But listen to Windsor, who has spoken so eloquently for us throughout, and you'll agree on the decision's most important effect. On the day of the ruling, she told a room full of cameras and reporters, "Not only does a much larger portion of our country, and the straight members of our country, see us differently, as just people who live and love who bring up kids who will play with their kids, but our own community has come out and seen each other and loved each other in a way that makes me courageous and proud and joyous every day."
-- Lucas Grindley


To feminists and female sports fans, ensuring the health of women's sports is crucial. While male athletes can concentrate on being athletes, women too often are held to different standards: You have to look like a Victoria's Secret model, even if you can dunk. You can't be butchy, ever, because it gives away the secret that lesbians play sports. You can't be tough, either, so turn down that grunting, Williams sisters.

Enter Brittney Griner, the no-nonsense center on the Phoenix Mercury and the WNBA's number one draft pick. Not only was Griner unparalleled in college basketball, but she ended her career at Baylor by coming out in several interviews in April. "Don't hide who you really are," she told others in sports.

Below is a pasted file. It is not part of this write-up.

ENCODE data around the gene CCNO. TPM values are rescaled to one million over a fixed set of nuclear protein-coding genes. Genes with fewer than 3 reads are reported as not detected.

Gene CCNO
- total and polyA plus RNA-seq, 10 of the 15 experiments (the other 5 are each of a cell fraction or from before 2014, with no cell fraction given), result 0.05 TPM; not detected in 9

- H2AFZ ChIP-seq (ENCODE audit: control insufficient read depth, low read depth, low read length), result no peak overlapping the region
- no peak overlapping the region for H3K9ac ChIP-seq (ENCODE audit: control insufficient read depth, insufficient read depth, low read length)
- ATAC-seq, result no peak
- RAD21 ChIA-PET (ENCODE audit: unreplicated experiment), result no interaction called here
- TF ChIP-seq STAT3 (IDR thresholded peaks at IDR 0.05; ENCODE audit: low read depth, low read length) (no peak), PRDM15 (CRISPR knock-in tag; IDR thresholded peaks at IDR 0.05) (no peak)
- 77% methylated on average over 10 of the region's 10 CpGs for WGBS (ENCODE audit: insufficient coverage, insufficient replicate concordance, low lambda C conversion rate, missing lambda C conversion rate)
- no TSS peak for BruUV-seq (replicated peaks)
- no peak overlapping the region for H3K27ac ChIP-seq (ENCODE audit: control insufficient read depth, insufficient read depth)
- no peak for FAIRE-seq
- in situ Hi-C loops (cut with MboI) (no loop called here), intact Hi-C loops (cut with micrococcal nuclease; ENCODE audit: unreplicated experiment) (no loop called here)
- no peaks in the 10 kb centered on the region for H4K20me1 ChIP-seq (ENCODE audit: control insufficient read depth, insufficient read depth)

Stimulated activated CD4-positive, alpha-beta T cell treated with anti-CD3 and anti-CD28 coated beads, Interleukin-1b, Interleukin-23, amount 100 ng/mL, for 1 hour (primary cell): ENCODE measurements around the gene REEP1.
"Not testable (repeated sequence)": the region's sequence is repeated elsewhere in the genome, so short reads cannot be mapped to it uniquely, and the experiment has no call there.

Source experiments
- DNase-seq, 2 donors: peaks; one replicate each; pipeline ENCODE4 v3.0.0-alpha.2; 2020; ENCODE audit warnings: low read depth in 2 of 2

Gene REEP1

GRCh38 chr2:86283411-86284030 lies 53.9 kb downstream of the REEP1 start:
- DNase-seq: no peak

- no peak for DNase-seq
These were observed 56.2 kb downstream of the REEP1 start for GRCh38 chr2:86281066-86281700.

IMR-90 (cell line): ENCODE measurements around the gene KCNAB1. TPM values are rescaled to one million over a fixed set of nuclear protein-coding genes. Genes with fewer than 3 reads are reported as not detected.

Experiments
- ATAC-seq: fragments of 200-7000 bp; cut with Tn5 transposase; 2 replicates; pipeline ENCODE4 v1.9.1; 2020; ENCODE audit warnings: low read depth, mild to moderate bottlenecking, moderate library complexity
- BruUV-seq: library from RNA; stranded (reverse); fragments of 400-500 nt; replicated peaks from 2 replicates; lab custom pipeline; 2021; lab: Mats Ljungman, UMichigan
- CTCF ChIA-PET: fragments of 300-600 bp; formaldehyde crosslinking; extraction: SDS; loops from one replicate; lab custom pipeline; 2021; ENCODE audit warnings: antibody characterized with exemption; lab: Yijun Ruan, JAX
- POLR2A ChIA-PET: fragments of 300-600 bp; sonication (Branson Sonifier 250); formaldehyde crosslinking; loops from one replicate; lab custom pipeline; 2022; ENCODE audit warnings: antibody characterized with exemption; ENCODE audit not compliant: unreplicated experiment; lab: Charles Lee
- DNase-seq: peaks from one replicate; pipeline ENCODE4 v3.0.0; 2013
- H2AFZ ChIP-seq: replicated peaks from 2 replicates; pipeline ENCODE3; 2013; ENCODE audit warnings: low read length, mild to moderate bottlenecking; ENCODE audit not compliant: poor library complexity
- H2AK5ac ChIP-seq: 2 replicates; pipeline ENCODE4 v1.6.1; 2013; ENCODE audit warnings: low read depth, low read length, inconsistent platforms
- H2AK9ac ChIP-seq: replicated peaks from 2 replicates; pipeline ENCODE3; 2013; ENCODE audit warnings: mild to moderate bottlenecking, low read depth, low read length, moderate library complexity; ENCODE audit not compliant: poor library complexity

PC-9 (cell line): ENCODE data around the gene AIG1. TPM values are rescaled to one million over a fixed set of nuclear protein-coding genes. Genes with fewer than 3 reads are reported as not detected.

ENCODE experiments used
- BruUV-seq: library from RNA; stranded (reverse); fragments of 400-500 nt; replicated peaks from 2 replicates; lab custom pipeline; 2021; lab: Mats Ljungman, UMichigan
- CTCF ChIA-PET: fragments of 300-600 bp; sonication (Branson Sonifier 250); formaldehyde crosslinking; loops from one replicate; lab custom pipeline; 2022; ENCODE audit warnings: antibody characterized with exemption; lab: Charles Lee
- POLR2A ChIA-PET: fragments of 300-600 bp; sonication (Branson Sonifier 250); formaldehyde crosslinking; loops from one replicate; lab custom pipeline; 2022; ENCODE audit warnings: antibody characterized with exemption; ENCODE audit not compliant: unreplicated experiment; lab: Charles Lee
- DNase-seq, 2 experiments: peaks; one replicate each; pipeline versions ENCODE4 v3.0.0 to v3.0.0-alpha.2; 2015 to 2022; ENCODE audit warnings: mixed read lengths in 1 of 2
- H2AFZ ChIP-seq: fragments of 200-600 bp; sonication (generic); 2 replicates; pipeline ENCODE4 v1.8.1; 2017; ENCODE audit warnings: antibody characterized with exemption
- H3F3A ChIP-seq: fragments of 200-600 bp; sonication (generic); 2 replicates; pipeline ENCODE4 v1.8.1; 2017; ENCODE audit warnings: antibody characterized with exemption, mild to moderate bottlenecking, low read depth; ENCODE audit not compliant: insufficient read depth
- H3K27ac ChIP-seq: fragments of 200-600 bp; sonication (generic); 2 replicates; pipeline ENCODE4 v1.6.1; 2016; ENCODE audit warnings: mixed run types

Griner is the lesbian athlete that women's sports needs -- unabashedly comfortable with herself, charming, media-beloved, and can dunk like it's nobody's business. Her charm has gotten her an endorsement with Nike, the pinnacle of deals that every athlete on this planet craves. Griner may not have won Rookie of the Year -- probably in part to a knee injury that curbed her season a bit -- but she was unanimously voted onto the 2013 All-Rookie Team. The buzz around Griner, and her class of outstanding rookies, have brought excitement back into the league.

Most importantly, though, Griner should be considered the answer to the nagging question, Can a gay athlete come out, be accepted on a team, play magnificently, and still earn endorsements? Some seem to think that question only concerns male athletes like NBA veteran Jason Collins or Major League Soccer's Robbie Rogers, who both came out earlier this year. But Griner sets the bar for everyone in professional sports by being herself from the outset, no matter if it means challenging traditional gender roles and mores that some still find acceptable.